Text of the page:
Animoto Education

So, if you have not tried Animoto recently, or at all, you should definitely take a look to see what is there. Just be sure to sign up for the educator account (a $30 value) because this will remove the 30 second video limit you get with the free accounts. Once signed up, you will be given a class code that you can share with students. When students register for an account, they use this code to get the upgraded education edition of Animoto. Want to create your own student accounts? Animoto has a solution for that too.

Do you use Animoto in your classroom? What do you (or your students) like about it? Feel free to leave a comment below with your experiences.

Apple Configurator and VPP Resource Links

I recently attended an Apple workshop on using Apple Configurator and managing a Volume Purchase Program in schools. I am doing both already, but I i picked up a few useful tips. Participants were also sent some links to Apple resources on both Configurator and the VPP, and I don’t think that some of them are all that well known, so I am listing those below for anyone that might be interested.

Another useful thing I found recently was the US phone number for the Apple Enterprise team, who have been very helpful answering questions I had on problems with Apple Configurator. You can call them on 1-866-752-7753. I can’t say enough good things about the people I have dealt with in that team, so I am sure they could be a great resource too.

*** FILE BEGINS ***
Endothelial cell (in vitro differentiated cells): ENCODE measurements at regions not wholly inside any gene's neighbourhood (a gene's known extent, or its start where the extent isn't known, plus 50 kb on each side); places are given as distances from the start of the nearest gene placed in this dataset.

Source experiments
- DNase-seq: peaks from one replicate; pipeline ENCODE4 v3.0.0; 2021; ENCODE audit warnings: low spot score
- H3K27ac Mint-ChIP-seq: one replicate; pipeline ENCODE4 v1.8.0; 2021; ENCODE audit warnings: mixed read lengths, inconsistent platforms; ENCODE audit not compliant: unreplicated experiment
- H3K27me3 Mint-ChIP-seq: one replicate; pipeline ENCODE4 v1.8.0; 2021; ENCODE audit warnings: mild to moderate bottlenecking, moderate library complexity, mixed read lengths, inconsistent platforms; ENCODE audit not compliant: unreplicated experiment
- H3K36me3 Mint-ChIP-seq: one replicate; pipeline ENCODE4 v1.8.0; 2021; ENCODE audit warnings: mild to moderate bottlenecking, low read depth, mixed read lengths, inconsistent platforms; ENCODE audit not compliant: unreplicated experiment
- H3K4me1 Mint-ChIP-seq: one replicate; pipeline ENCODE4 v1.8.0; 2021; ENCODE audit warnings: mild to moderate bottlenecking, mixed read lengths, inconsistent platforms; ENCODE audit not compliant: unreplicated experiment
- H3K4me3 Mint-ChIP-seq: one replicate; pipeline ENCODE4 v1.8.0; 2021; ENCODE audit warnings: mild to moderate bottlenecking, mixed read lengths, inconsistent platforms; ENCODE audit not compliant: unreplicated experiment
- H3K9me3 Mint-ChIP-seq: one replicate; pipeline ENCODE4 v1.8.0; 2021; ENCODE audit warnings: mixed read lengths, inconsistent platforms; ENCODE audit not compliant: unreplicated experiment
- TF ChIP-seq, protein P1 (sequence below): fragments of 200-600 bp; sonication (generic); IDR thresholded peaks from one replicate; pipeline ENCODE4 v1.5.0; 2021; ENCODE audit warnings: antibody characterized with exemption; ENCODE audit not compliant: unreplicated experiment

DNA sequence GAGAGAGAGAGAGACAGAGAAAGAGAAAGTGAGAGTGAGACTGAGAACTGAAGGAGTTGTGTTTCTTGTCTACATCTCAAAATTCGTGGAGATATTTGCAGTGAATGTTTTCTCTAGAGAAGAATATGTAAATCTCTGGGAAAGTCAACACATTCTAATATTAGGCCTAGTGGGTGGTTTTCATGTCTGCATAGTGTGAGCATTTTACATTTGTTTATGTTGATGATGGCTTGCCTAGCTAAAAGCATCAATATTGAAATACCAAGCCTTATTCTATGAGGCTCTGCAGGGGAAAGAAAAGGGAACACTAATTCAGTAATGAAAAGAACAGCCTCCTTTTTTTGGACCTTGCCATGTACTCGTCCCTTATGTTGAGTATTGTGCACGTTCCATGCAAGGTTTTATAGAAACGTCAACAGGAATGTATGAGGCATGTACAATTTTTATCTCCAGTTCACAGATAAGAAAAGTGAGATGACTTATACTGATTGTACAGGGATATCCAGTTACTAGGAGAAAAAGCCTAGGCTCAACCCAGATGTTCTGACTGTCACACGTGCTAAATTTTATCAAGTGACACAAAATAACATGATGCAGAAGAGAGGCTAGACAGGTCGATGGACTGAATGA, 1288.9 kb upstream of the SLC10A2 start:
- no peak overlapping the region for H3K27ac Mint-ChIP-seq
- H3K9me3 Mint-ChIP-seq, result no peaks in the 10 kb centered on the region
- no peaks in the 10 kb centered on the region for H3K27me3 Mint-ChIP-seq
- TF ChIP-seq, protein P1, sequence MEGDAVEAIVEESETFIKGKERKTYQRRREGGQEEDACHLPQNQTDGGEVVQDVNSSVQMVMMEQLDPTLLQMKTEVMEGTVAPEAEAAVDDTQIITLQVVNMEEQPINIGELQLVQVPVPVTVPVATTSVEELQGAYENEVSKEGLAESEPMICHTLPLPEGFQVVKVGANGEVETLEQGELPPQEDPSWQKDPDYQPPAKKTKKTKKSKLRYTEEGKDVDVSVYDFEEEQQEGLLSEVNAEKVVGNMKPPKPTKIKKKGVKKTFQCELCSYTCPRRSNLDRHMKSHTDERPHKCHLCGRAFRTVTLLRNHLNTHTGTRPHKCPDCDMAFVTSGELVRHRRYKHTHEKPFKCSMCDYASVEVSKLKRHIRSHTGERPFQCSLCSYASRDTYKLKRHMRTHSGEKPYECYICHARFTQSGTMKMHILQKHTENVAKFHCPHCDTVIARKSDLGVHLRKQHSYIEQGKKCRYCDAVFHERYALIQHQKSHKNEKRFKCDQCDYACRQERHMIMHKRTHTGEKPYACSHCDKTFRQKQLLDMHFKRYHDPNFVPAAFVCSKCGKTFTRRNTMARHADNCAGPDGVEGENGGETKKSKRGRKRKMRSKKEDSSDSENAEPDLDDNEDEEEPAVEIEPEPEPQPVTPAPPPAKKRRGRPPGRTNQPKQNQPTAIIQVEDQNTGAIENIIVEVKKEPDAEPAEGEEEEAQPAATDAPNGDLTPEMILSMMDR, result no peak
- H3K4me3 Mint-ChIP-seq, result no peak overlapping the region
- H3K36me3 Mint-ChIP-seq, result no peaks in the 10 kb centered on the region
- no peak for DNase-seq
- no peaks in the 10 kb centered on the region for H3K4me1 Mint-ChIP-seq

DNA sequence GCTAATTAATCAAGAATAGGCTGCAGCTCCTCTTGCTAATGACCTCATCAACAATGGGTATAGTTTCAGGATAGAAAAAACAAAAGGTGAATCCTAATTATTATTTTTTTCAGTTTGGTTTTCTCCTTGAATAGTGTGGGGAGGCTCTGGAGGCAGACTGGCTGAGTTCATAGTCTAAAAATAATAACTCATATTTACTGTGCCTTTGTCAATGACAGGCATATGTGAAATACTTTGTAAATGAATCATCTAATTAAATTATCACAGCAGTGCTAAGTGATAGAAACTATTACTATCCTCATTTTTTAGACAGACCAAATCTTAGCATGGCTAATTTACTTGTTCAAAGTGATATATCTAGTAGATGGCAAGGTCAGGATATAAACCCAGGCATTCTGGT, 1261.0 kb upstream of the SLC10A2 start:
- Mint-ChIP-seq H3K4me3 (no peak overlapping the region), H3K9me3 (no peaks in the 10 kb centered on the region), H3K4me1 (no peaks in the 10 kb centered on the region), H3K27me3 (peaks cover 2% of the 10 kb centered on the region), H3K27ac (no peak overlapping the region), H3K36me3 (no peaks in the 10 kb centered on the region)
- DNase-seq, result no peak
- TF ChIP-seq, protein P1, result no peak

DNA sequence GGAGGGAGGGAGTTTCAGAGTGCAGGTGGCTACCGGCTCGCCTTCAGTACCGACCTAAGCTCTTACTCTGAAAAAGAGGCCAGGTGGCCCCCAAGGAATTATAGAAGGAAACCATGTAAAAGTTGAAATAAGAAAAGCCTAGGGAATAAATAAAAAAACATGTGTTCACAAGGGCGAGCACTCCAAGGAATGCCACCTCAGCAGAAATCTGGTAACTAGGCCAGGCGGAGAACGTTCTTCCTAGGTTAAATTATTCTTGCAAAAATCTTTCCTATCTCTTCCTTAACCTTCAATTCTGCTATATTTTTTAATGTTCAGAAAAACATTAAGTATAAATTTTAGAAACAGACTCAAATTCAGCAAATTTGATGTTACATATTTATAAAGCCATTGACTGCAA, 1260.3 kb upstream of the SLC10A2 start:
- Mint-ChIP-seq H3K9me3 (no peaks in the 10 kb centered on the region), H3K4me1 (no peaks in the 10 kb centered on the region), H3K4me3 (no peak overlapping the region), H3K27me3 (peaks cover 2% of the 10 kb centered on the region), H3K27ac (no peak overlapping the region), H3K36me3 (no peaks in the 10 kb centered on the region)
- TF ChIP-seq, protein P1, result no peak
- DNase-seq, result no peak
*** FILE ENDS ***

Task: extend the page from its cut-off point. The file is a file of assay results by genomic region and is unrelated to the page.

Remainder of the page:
I realize that these may be a little technical for some people, but please forward them to your IT team to let them take a look at all that Apple has to support educators in the classroom with iOS devices.

Happi Papi App Evaluation Program for Schools

Educators looking for a way to discover new iPad apps…for free…might want to take a look at the Happi Papi App Evaluation Program for Schools.

Teachers who sign up get to test drive Happi Papi’s and other developer’s apps for free, in return for filling out a short evaluation survey that takes your feedback as an educator to help revise or improve further app development.

Once enrolled, you will get an email about once a week, offering you the chance to try a specific app. If you like the look of it, you simply click the link in the email to register your interest. You will then be send another email that gives you a redemption code that you can use in the App Store to get a free copy of the app.